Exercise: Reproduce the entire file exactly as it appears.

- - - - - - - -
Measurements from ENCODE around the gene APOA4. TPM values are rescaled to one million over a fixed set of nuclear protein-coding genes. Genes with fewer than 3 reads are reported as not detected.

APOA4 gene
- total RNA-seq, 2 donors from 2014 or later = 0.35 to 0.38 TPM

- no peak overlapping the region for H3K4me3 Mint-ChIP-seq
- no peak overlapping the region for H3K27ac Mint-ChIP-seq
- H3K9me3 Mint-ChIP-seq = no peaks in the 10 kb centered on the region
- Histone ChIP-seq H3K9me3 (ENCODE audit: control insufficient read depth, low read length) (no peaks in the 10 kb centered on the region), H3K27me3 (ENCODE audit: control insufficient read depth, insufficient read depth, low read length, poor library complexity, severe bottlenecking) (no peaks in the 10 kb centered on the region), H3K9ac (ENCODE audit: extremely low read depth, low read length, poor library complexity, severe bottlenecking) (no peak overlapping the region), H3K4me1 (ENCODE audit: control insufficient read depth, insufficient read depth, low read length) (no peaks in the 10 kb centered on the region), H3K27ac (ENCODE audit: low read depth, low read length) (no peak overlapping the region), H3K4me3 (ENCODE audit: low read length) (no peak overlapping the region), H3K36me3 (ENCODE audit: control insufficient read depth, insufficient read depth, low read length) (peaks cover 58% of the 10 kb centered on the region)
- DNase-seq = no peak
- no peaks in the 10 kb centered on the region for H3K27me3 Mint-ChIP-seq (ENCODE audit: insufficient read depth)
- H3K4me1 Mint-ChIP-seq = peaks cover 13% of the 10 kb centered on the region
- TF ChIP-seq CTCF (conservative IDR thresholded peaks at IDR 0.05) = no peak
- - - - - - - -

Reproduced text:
Measurements from ENCODE around the gene APOA4. TPM values are rescaled to one million over a fixed set of nuclear protein-coding genes. Genes with fewer than 3 reads are reported as not detected.

APOA4 gene
- total RNA-seq, 2 donors from 2014 or later = 0.35 to 0.38 TPM

- no peak overlapping the region for H3K4me3 Mint-ChIP-seq
- no peak overlapping the region for H3K27ac Mint-ChIP-seq
- H3K9me3 Mint-ChIP-seq = no peaks in the 10 kb centered on the region
- Histone ChIP-seq H3K9me3 (ENCODE audit: control insufficient read depth, low read length) (no peaks in the 10 kb centered on the region), H3K27me3 (ENCODE audit: control insufficient read depth, insufficient read depth, low read length, poor library complexity, severe bottlenecking) (no peaks in the 10 kb centered on the region), H3K9ac (ENCODE audit: extremely low read depth, low read length, poor library complexity, severe bottlenecking) (no peak overlapping the region), H3K4me1 (ENCODE audit: control insufficient read depth, insufficient read depth, low read length) (no peaks in the 10 kb centered on the region), H3K27ac (ENCODE audit: low read depth, low read length) (no peak overlapping the region), H3K4me3 (ENCODE audit: low read length) (no peak overlapping the region), H3K36me3 (ENCODE audit: control insufficient read depth, insufficient read depth, low read length) (peaks cover 58% of the 10 kb centered on the region)
- DNase-seq = no peak
- no peaks in the 10 kb centered on the region for H3K27me3 Mint-ChIP-seq (ENCODE audit: insufficient read depth)
- H3K4me1 Mint-ChIP-seq = peaks cover 13% of the 10 kb centered on the region
- TF ChIP-seq CTCF (conservative IDR thresholded peaks at IDR 0.05) = no peak